Ah yes, post‐Budget week.
That time when a modest tax change here or a spending announcement there generates reams of analysis about who’s been made “better off” or “worse off” at the stroke of the chancellor’s pen. When, for a second, the decision to try to implement VAT on warm takeaway foods or announce a few hundred million on electrifying a rail line will seem of the utmost importance to the welfare of the nation.
Budgets matter to us as individuals, of course. They affect us financially, shape political narratives, and determine the broader near‐term economic direction of the government.
Yet the whole circus nowadays highlights a huge problem with our politics: the obsessive focus on distribution and the short term — who’s up and who’s down — rather than on long‐term economic growth.
For years, Conservative chancellors have stood at the despatch box to announce weak sustainable growth forecasts for the economy, and then done little about it.
Yes, they have reacted with fuel duty freezes or targeted income tax breaks to leave more money in certain people’s pockets, or tinkered with other taxes to raise revenues.
But while one can argue about the desirability of these, or indeed more NHS or mental health spending, they are largely distributional issues. They do not really affect the dynamic innovation that lifts living standards sustainably.
In his wonderful new book Stubborn Attachments, the George Mason University economist Tyler Cowen persuasively argues that maximising the sustainable growth rate of the economy should be our real societal objective.
Arguing that we should put strong weight on the welfare of future generations, he shows the many benefits of faster growth over long periods, including improved health, greater happiness, welfare‐enhancing spillovers to poor countries, and the spread of pluralistic values.
Significantly, the power of compounding means that raising the growth rate can, over time, improve living standards by orders of magnitude greater than any one‐time redistribution can achieve.
By sustainable growth, we don’t mean the sugar rush GDP increase you can get from more temporary government spending, nor some central government five‐year plan that raises growth for a while but at the expense of the environment, liberty, or democratic stability.
It’s not GDP at all costs, but instead about maximising what Cowen calls “wealth plus”. This includes measured economic output, but also places value on leisure time, the environment, and household production. It is better thought of human wellbeing, or what economists call “economic welfare”.
This might all sound welcome so far. But a more relentless focus on growth is not a free lunch in the very short term. Prioritising growth would mean creating and supporting institutions that deliver it, while being much more agnostic about the small things that concern politics today.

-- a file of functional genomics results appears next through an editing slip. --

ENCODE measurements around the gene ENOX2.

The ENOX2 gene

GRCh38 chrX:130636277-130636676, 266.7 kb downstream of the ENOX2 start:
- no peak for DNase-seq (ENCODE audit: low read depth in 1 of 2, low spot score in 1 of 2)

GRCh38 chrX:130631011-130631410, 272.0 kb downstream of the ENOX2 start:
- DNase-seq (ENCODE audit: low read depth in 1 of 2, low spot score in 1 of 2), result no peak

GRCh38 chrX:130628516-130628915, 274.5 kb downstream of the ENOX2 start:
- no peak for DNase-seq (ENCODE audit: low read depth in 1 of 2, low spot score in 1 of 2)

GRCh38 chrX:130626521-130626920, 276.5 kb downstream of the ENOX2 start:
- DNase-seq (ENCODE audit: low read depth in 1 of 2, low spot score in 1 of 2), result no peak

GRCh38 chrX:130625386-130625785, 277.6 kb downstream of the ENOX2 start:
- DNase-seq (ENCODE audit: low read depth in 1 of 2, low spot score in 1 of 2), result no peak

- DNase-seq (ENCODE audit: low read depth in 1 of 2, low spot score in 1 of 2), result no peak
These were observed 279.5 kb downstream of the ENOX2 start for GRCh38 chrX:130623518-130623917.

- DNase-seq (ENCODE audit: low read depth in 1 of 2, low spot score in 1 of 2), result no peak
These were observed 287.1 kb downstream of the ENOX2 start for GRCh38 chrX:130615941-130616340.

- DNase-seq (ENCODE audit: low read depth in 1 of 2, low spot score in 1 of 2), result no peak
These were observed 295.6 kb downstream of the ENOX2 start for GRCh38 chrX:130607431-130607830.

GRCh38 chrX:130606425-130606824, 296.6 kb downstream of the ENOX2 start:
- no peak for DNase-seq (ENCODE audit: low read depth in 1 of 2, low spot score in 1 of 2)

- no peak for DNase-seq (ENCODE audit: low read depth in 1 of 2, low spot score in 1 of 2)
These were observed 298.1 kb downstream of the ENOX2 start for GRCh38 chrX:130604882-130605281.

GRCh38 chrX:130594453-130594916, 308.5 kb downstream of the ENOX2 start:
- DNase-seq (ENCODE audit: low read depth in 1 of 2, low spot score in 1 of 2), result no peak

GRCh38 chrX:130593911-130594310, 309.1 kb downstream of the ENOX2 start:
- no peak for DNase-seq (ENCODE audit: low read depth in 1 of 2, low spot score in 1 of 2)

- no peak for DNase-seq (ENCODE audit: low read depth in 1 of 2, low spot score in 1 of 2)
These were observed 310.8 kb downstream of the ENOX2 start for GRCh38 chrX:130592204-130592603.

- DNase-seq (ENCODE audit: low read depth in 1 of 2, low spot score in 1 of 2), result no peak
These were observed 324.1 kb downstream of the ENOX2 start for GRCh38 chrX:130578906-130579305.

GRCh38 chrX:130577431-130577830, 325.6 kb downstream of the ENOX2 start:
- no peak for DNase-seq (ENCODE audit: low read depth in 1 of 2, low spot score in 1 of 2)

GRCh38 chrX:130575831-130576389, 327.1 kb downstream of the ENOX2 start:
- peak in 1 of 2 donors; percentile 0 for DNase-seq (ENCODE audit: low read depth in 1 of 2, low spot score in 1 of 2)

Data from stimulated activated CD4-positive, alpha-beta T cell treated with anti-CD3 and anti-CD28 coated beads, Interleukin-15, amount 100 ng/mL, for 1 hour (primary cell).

The implications would be much more public and private investment in science, technology and R&D, but probably far less generous healthcare spending and money transfers to the elderly. Taxes would be reformed in a pro‐growth way, with much less concern to perceived fairness. Land‐use planning laws would be liberalised to allow the development of clusters and agglomerations.
And though most changes would be institutional, with government spending supporting growth, more resources would be devoted to investment rather than day‐to‐day spending programmes.
That doesn’t mean that there would be no welfare system. But in Cowen’s view, redistribution should primarily be about supporting growth — transferring resources to the extent necessary to maintain political acceptance for pro‐growth institutions. That there just happen to be differences in wealth or income levels (inequality) is not justification enough to tax and transfer in ways which might undermine incentives.
In the short term, then, a pro‐growth mindset would come at a cost. Some of the current things that the government does, based on commonly accepted values, would change. But so large are the potential gains that there really should be a high barrier to giving them up for other objectives.
Increasing the income per capita growth rate from 1.5 to two per cent per year means being seven times better off after a century, rather than four times better off. If you could increase that to three per cent a year, we would be a whopping 19 times better off over the same period.
Given how even modest changes in growth can massively affect living standards, it’s really remarkable how little we discuss it, and what we might do to improve it. Politicians are bound by the political cycle, of course, which creates incentives for short‐termism, and affecting growth is uncertain and difficult.
But right now, neither party seems to be thinking about it much at all. Given the potential rewards, this amounts to wilful neglect.